It’s a searing summer day on the Eastern Shore of Maryland, and in chest-high waders carrying 30 pounds of soil on your back, the humidity is almost unbearable. We have spent long hours in the field and the lab as a budding undergraduate and graduate researchers, wading through wetlands and tromping through fields for the sake of “research.” The question arises in each of us – “Why am I doing this?”
The typical summer research internship is full of difficult yet fundamental tasks that challenge the limits of a student’s resolve and may lead them to feel demoralized and isolated. As a result, interns often lose that connection to the “why” of the research, stifling creativity and discouraging potential scientists. Many view internships as opportunities for undergraduates to begin work on professional research, but does a summer full of menial tasks make you a better researcher?
Agricultural field work on the Eastern Shore (AgroEcoLab)
This summer, four SESYNC graduate students led a series of socio-environmental synthesis workshops to enhance the undergraduate intern experience. We designed these workshops to connect undergraduate researchers to the larger research motivation. In the workshops we used a socio-environmental lens to explore the conceptual models, contexts, data, and real-world stakeholders that motivate our research. For example, we challenged interns to explore jargon-free communication by writing the first two sentences of their elevator pitch using only the one thousand most-used words. To explain saltwater intrusion on agricultural fields without using ‘salt’, ‘ocean’, or ‘farm’, the interns came up with: “People that grow food need money, and people that work on water and land want to make the world a better place” and “I study how the largest body of water is coming into the land. How does a person who manages the land grow food for the world?” With this exercise, interns learned how much of our vocabulary we take for granted when communicating to a broader audience.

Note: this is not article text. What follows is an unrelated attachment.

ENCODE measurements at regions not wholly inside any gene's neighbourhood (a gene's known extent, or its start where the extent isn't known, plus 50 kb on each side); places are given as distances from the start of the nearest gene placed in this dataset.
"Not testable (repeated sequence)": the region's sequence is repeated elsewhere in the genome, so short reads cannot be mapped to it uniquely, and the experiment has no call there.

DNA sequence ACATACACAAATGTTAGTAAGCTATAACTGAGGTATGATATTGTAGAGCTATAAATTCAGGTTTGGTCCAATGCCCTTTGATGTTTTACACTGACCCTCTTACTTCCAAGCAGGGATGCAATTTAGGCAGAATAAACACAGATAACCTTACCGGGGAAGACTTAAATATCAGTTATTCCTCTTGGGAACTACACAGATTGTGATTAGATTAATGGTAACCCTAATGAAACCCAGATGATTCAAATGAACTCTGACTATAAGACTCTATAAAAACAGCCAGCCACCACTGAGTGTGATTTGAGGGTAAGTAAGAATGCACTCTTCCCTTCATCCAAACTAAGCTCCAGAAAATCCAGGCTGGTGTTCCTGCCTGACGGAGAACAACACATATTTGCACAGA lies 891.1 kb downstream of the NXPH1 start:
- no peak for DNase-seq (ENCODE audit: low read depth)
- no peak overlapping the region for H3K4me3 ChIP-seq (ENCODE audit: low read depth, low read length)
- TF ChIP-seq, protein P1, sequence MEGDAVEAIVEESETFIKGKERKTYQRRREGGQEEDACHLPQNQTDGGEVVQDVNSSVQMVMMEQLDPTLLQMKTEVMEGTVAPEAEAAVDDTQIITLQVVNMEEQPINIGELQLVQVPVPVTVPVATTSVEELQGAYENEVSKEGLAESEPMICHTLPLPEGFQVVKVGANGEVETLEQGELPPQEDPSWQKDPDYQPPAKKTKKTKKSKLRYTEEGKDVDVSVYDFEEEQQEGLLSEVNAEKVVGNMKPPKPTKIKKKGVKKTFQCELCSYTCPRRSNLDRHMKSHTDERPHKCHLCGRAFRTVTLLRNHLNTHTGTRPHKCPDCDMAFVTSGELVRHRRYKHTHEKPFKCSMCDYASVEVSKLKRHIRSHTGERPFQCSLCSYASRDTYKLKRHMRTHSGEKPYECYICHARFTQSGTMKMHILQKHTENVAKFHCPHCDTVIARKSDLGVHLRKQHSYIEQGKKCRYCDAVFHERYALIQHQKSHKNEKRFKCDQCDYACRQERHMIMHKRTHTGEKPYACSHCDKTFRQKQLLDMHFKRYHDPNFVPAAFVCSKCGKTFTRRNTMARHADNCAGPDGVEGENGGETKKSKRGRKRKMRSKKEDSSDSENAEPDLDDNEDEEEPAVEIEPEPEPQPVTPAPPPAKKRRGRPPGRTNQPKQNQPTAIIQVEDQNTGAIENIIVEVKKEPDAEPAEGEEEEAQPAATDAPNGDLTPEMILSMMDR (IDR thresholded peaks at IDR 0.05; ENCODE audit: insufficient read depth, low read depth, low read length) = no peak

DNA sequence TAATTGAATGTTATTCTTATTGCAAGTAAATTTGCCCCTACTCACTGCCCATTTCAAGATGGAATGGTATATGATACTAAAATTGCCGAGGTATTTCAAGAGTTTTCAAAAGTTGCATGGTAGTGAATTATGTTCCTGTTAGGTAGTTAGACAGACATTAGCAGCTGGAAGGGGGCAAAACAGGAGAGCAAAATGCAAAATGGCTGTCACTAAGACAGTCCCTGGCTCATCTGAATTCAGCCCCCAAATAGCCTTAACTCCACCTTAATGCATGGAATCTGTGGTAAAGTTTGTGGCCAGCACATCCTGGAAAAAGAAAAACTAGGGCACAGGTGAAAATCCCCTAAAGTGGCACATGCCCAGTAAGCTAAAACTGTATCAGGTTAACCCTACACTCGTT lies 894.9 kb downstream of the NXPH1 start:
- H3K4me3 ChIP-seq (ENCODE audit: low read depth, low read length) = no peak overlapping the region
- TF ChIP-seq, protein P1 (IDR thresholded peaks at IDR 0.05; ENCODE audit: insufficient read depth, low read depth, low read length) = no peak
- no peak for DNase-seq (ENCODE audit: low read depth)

Interns working on data analysis in the R workshop.
Outside of science communication, we focused on why our research matters for the people living or working in the ecosystems we study. Scientific research into socio-environmental systems can help untangle the knot of relationships between people, other organisms, and their environments to inform policies aimed at environmental problems. Day after day, interns collected and analyzed soils from the working landscapes of Maryland’s Lower Eastern Shore. All that work helps us understand what happens to nutrients and plant yields as saltwater intrudes inland into farm fields. However, interns may not see how their daily tasks relate to the big questions of a research project. We wanted to connect interns to the broader importance of their work and spent an afternoon with around a dozen interns discussing how people study social aspects of these systems. For those working on the Eastern Shore, this meant talking about the economic and cultural impact of saltwater intrusion on homeowners and farmers and the legal ramifications of nutrient losses from the abandoned farm fields to the Bay, then identifying the government institutions that might benefit from a better understanding of this system. The interns appreciated taking the time to consider the “why” of our research in this way. As one said, “The workshops helped me put my research into perspective in terms of the social implications and it also helped me think about how I would communicate what I’m doing to different stakeholders.”
A little perspective can go a long way in developing a young scientist’s career. “The training will be very helpful to talk to other people about what I've done this summer and to explain why what I've been working on is important...and isn't a purely academic pursuit,” one intern explained. This is the attitude that will keep young people engaged in socio-environmental research beyond just a summer job. These workshops were helpful for us graduate students too--sometimes we get trapped in our research rabbit holes and could use a bit of perspective of our own. So why not try it yourself? The next time it’s 5:00 am and you and your crew are rolling out of bed for a day of swatting mosquitoes and wringing out socks, it’ll be not with a grimace, but with a wry smile and a sense that your work might matter.
Interns and graduate students getting ready to sample wetland soils, water, and gas emissions (Palmer Lab).